A low credit score will impact your life negatively in more ways than you can imagine. From problems getting loans approved to high-interest rates and insurance premiums, the list goes on. The most common reason for poor credit in America is not understanding credit. If you want to avoid the risks and consequences that come with having a bad credit score, you must pay attention to your payment habits. Here are the most common mistakes that will land you in the low credit score category.
Payment history information typically accounts for almost 35% of your credit scores. This is why it is one of the biggest factors in calculating your score. A late payment can stay on your report for up to seven years. Overdue payments suggest that you’re struggling with your finances. Hence it becomes extremely challenging to get loans from lenders and companies.
When your debt outpaces your income, it is obviously hard to keep up with the bills. This kind of situation can lead to a very big credit mistake which is to prioritize one debt over another and paying for only some of your bills, while intentionally skipping the low-priority ones. You must remember that for credit bureaus and creditors all debts are equal. Therefore, you are equally obliged to make your minimum payment for each one of them. So no matter what, always remember to pay at least the minimum requirement for every bill.
Some people have a busy lifestyle and are just careless about timely payments even when they’re not struggling financially. In order to avoid any delay in your payment, you could make a schedule to follow or set up automated payments for bills like student loans and credit cards. You could also instruct your bank to debit from your savings account, either on or before the due date. This will serve as a safety net in case you forget to pay in time. Also, start paying attention to emails, mail and voicemails to check if a creditor has tried to reach you for a past due balance that you may have overlooked.
Another mistake that can hurt your credit score significantly is approaching the maximum limit of your debt. For example, if you have an open credit card and you end up spending almost the entire balance, it will impact your credit score negatively. When credit bureaus see that you’re approaching your limit, lenders refrain from offering you further loans. Being close to your credit limit looks like a sign of financial instability and the lenders take all possible measures to minimize their own risk. Therefore, avoid maxing out lines of credit.
If you are aware that your credit card is close to its limit, don’t use it further for some time. Instead, focus on paying off some of the debt. In case there is an expense that cannot be avoided, try to spread the purchase between several accounts or cards. This will keep you from raising the balance too far on any one of them.
Not Checking Your Credit Report
Not checking your credit report and being unaware of what it says about you is a big mistake and can be detrimental to your credit history and score. There can be numerous errors in your report that might be causing your score to fall. Example errors include:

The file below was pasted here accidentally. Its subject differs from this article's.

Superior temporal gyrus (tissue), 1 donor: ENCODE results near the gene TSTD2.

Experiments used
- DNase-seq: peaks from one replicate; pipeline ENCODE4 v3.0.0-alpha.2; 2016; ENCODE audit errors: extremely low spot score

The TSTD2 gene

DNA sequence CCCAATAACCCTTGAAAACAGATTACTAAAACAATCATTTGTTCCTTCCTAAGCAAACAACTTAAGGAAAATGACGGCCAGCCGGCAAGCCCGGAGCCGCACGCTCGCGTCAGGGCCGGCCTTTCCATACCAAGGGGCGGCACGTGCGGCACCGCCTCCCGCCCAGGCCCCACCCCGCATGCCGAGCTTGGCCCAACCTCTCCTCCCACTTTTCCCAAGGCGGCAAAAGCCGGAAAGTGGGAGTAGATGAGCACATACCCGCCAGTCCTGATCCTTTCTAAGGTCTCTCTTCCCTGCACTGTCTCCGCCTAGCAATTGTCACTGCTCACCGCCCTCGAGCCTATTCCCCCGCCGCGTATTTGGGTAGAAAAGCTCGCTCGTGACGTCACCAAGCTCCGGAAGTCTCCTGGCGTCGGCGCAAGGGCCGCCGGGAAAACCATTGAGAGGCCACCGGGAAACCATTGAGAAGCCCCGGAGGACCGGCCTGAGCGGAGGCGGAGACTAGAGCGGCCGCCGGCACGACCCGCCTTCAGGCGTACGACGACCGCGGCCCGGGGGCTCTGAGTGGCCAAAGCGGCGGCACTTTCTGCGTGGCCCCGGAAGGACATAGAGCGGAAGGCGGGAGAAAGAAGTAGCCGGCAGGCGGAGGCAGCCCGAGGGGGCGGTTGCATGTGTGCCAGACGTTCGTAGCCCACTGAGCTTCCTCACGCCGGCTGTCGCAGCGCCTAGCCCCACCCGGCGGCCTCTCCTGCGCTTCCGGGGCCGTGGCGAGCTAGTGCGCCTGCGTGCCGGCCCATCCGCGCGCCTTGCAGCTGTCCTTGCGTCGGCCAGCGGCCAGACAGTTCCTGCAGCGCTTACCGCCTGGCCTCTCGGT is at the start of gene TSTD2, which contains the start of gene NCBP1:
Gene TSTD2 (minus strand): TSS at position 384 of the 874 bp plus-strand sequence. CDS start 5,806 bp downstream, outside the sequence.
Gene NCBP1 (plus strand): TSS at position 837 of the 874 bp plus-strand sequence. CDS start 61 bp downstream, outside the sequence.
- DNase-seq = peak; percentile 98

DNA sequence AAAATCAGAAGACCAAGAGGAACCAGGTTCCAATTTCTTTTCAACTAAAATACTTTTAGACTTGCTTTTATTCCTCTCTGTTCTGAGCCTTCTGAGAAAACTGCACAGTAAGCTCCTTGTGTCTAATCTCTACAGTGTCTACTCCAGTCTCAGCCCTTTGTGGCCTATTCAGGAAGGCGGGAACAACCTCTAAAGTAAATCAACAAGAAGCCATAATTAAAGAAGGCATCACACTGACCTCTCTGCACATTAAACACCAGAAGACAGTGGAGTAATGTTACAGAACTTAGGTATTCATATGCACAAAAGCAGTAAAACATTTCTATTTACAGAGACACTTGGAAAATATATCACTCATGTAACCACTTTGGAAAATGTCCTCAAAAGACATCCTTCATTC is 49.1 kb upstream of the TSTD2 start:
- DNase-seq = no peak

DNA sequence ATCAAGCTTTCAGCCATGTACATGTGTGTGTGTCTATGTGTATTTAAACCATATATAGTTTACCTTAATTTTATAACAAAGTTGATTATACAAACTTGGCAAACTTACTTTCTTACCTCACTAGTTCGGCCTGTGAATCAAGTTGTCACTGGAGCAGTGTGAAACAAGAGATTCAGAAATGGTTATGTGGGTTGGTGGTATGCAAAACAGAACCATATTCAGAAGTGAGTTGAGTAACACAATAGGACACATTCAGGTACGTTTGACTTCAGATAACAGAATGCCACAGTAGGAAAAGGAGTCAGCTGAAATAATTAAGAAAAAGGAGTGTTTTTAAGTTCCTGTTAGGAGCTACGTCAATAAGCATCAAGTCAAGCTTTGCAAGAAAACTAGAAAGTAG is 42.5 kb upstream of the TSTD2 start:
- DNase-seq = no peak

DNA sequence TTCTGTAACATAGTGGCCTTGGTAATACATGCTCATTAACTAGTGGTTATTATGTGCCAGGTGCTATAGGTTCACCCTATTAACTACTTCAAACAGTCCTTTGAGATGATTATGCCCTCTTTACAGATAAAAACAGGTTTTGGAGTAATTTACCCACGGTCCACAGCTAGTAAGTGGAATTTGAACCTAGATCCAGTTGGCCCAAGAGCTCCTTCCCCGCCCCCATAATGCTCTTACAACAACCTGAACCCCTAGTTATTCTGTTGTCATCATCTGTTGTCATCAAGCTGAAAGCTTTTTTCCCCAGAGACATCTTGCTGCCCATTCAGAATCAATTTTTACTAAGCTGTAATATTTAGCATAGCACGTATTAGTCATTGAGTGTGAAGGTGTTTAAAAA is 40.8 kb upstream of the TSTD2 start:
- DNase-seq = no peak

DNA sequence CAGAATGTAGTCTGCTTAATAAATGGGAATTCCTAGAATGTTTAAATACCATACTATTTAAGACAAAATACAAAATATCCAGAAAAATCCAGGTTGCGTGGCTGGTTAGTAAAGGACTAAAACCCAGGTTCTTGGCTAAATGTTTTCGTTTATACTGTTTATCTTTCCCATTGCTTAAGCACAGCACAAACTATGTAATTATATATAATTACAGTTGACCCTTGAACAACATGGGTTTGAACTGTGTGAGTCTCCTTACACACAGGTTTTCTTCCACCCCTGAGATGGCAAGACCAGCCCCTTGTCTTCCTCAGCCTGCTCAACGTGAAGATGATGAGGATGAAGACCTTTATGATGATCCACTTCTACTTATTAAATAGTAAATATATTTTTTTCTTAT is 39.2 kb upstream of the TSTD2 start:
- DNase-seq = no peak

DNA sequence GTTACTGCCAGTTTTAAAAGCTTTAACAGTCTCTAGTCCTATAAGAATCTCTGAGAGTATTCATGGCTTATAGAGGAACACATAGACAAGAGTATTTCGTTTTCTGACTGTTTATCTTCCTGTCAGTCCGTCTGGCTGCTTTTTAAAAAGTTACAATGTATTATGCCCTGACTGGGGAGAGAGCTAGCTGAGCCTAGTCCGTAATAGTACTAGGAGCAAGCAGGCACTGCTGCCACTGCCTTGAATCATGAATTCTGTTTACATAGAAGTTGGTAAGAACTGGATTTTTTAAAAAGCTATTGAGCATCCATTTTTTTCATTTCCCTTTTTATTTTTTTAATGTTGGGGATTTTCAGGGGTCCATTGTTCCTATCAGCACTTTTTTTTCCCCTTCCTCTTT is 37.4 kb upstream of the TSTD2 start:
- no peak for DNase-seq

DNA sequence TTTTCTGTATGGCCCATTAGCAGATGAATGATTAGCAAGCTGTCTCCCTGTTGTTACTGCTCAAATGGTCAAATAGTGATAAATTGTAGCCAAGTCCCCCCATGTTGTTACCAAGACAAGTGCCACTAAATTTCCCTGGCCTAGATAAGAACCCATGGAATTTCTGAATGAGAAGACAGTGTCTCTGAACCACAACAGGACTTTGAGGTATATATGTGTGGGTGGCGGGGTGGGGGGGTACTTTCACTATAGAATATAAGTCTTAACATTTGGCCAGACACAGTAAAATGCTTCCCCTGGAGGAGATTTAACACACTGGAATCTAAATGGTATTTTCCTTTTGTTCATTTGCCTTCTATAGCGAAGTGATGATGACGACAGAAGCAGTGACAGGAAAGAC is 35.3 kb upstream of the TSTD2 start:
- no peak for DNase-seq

- accounts that have been closed but listed as open
- incorrect payment amounts for credit cards and loans
- a fraud account linked to your name
If you keep checking your report regularly, you’ll be in a better position to address these issues and have them cleared. This will give your credit score a noticeable boost.
Having Too Many Credit Cards
Having too many credit cards at a time can also be risky, even if you don’t use all your available credit and pay each one off monthly. While it’s easy and often tempting to sign up to get an offer for a credit card, whether at a shopping store or in the mail, the long-term effects of those credit card offers must be taken into account. When you use a number of credit cards, it compels the lenders to wonder what would happen if you max out all of them. This is because multiple active accounts make it more challenging to control spending and keep track of payment due dates.
If you’ve got too many credit cards within a short period of time, you’ll have harder inquiries and less credit age, all of which will affect your credit score. Too many inquiries in your report signal the lenders that you may be facing financial problems as you’re desperately chasing credit. And when your credit card balances are increasing, it’s a red flag. The general rule of thumb is to keep credit utilization below 30 percent, be it an individual card or total credit utilization. If the ratio gets a bit too high, you should opt to close one of your newer credit accounts. This will help in keeping your credit history long and utilization ratio low.
Opting for a Settlement
When facing a credit crunch, you either delay the payment of credit card dues or pay the minimum due amount. In both scenarios, you’ll end up in a debt trap that would be hard to break free. In such situations, borrowers tend to opt for a settlement with the lenders by paying a one-time lump-sum amount which includes the principal and some part of the interest. This may break the debt cycle, but it will hurt your credit score significantly. It may even decrease your chances of availing any credit in the future. Hence, it is best to pay off your accrued debt in a timely manner.
If you’re pressed for funds, you can borrow from family members, friends or obtain a soft loan from your employer. Find alternative options like credit card debt consolidation via a personal loan as they offer lower APR and shorten the payoff period, thereby reducing your repayment burden and helping you maintain a decent credit score.
Knowledge is key to getting out of debt and having a strong credit score. Now you know many of the common mistakes you could make that would hurt your credit. Make good choices and establish healthy financial habits. Your credit score will thank you.